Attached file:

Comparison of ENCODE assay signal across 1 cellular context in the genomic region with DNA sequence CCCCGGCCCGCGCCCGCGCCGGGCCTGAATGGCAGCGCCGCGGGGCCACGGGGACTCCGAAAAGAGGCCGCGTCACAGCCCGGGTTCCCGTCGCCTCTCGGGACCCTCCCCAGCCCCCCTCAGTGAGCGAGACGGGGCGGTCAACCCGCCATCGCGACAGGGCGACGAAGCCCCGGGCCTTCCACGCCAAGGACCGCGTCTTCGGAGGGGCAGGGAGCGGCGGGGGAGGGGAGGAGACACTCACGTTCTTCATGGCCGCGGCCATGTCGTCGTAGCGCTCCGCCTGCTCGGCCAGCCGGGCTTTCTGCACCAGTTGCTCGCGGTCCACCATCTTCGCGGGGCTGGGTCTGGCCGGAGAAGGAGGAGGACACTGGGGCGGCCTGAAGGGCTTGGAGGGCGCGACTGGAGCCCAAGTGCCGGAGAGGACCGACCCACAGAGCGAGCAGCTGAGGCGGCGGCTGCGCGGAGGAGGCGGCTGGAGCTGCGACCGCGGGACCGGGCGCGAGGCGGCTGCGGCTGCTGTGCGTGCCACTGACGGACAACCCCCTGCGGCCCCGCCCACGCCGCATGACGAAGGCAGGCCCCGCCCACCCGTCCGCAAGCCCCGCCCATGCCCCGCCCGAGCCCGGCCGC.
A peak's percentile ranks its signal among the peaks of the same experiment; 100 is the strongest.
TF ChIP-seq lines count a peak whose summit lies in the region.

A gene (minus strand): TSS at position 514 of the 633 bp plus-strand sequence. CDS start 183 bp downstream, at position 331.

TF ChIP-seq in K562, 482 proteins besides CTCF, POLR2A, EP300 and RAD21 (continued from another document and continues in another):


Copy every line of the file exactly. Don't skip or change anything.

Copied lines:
Comparison of ENCODE assay signal across 1 cellular context in the genomic region with DNA sequence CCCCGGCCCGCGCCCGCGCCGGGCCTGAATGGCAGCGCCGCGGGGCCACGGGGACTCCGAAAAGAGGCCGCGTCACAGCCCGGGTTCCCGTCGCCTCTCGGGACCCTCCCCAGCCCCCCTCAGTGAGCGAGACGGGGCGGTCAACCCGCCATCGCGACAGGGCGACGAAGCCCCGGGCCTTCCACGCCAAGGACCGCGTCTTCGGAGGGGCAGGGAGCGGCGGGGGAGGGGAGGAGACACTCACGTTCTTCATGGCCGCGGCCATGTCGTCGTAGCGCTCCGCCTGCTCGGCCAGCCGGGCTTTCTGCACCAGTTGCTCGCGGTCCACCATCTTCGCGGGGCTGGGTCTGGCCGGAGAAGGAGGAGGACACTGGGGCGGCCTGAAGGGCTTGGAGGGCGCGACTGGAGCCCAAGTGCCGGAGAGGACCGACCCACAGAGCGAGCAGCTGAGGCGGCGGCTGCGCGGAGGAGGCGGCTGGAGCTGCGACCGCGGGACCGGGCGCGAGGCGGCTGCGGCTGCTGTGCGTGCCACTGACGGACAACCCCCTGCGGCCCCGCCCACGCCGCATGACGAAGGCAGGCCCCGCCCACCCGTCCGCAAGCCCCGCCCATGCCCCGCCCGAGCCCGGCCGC.
A peak's percentile ranks its signal among the peaks of the same experiment; 100 is the strongest.
TF ChIP-seq lines count a peak whose summit lies in the region.

A gene (minus strand): TSS at position 514 of the 633 bp plus-strand sequence. CDS start 183 bp downstream, at position 331.

TF ChIP-seq in K562, 482 proteins besides CTCF, POLR2A, EP300 and RAD21 (continued from another document and continues in another):